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Hash::Util - Port of Perl 5's Hash::Util 0.22
use Hash::Util < lock_hash unlock_hash lock_hash_recurse unlock_hash_recurse lock_keys lock_keys_plus unlock_keys lock_value unlock_value hash_locked hash_unlocked hidden_keys legal_keys all_keys >; my %hash = foo => 42, bar => 23; # Ways to restrict a hash lock_keys(%hash); lock_keys(%hash, @keyset); lock_keys_plus(%hash, @additional_keys); # Ways to inspect the properties of a restricted hash my @legal = legal_keys(%hash); my @hidden = hidden_keys(%hash); all_keys(%hash,@keys,@hidden); my $is_locked = hash_locked(%hash); # Remove restrictions on the hash unlock_keys(%hash); # Lock individual values in a hash lock_value( %hash, 'foo'); unlock_value(%hash, 'foo'); # Ways to change the restrictions on both keys and values lock_hash (%hash); unlock_hash(%hash);
Hash::Util contains a set of functions that support restricted hashes. It introduces the ability to restrict a hash to a certain set of keys. No keys outside of this set can be added. It also introduces the ability to lock an individual key so it cannot be deleted and the ability to ensure that an individual value cannot be changed.
By default Hash::Util does not export anything.
If you want to use this module for the sole purpose of only once locking a hash into an immutable state (calling only
lock_hash once on a hash), then it is much better to turn your hash into a
Map upon initialization by adding the
is Map trait:
my %hash is Map = foo => 42, bar => 23;
This will have exactly the same effect as:
my %hash = foo => 42, bar => 23; lock_hash(%hash);
but won't need to load the
Hash::Util module and will be much better performant because it won't need any additional run-time checks, because
Map is the immutable version of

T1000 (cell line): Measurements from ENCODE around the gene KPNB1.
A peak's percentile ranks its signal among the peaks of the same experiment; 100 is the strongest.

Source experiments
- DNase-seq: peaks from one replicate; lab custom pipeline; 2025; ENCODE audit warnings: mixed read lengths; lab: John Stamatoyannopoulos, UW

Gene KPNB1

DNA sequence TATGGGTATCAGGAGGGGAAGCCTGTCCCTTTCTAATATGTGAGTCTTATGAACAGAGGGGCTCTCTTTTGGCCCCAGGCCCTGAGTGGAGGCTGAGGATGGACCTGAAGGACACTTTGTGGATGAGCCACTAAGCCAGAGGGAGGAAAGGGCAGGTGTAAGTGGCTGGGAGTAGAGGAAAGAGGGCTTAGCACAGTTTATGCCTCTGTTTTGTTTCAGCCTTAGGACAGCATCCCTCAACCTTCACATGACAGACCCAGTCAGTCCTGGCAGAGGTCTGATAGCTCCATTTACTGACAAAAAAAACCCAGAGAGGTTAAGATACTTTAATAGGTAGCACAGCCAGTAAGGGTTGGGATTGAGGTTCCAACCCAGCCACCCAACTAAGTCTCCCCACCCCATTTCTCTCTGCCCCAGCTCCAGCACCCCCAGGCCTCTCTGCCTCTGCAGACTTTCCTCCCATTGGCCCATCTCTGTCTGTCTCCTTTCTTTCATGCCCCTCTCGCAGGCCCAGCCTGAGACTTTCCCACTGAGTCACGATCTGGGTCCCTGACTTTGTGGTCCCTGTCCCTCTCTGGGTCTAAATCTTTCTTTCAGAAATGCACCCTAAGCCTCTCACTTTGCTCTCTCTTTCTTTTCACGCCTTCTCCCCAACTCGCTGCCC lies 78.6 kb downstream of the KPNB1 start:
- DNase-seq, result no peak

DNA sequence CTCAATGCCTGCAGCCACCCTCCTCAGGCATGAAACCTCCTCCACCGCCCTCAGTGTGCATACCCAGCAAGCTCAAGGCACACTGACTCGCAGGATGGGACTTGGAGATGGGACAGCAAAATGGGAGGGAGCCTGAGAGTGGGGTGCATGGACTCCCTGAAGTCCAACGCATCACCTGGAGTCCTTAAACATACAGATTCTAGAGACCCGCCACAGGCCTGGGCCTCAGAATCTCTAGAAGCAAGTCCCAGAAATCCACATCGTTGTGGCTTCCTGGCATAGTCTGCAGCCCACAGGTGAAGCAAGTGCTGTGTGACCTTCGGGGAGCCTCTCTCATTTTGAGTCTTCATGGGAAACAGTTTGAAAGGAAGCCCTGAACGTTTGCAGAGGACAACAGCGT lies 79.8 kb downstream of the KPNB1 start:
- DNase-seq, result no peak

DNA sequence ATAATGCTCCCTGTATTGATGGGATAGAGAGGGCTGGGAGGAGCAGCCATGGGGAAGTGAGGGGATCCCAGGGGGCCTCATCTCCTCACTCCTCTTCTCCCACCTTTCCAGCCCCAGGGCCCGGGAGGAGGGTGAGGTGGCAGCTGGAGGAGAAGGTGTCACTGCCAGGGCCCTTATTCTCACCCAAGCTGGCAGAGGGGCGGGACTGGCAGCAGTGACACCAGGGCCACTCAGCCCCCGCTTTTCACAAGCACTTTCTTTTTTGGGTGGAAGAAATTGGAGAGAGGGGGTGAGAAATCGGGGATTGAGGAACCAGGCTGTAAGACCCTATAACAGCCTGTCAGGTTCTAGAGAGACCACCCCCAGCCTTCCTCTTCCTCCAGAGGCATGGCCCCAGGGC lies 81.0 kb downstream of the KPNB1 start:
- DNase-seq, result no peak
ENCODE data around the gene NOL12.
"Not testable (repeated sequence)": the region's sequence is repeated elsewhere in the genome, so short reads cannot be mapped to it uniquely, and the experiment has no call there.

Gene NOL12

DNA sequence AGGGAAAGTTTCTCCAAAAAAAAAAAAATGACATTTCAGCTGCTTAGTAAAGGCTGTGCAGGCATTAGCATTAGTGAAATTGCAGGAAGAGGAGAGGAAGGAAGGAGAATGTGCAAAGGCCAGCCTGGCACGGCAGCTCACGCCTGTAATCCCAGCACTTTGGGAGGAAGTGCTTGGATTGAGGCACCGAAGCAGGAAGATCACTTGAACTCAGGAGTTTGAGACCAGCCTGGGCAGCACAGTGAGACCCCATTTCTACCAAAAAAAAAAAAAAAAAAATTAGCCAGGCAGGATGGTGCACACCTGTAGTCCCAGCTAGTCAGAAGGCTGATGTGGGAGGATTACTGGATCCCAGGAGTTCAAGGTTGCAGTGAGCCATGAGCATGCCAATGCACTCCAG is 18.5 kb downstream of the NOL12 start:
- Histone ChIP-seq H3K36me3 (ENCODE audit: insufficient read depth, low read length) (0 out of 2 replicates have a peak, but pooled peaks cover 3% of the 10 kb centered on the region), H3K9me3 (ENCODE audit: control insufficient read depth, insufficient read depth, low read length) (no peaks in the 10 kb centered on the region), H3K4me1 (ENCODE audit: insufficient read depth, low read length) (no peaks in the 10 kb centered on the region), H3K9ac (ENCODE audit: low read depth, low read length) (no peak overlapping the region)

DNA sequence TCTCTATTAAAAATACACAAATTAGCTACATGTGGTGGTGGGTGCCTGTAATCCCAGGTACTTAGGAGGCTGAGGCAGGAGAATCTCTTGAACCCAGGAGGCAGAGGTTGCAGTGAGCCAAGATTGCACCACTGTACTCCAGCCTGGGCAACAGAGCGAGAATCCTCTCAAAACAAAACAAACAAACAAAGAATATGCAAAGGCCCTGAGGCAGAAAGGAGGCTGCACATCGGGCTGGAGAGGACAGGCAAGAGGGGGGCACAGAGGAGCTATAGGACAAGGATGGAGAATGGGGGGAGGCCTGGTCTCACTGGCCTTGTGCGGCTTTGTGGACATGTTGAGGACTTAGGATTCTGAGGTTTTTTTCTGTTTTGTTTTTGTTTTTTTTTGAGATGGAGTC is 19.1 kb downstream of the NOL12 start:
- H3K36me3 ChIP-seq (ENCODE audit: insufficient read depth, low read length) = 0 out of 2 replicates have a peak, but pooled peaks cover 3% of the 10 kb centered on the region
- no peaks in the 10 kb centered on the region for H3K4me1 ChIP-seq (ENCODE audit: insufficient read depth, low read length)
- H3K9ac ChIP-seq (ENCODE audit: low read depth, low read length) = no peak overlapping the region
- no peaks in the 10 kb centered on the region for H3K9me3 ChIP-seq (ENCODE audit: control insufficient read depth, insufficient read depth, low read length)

Hash in Perl 6.
Functions that pertain to the unique implementation of Perl 5 hashes, have not been ported. These include:
hash_seed hash_value hv_store bucket_stats bucket_info bucket_array hash_traversal_mask
Also field hashes (the tools to create inside-out objects) have not been ported is these were deemed rather useless in the Perl 6 environment where everything is a true object. This pertains to the functions:
Since the concept of references does not exist as such in Perl 6, it didn't make sense to separately port the "ref" versions of the subroutines. They are however available as aliases to the non "ref" versions::
lock_hashref unlock_hashref lock_hashref_recurse unlock_hashref_recurse lock_ref_keys lock_ref_keys_plus unlock_ref_keys lock_ref_value unlock_ref_value hashref_locked hashref_unlocked
lock_keys(%hash); lock_keys(%hash, @keys);
Restricts the given %hash's set of keys to @keys. If @keys is not given it restricts it to its current keyset. No more keys can be added.
:exists will still work, but will not alter the set of allowed keys. Returns the hash it worked on.
Removes the restriction on the %hash's keyset.
Note that if any of the values of the hash have been locked they will not be unlocked after this sub executes. Returns the hash it worked on.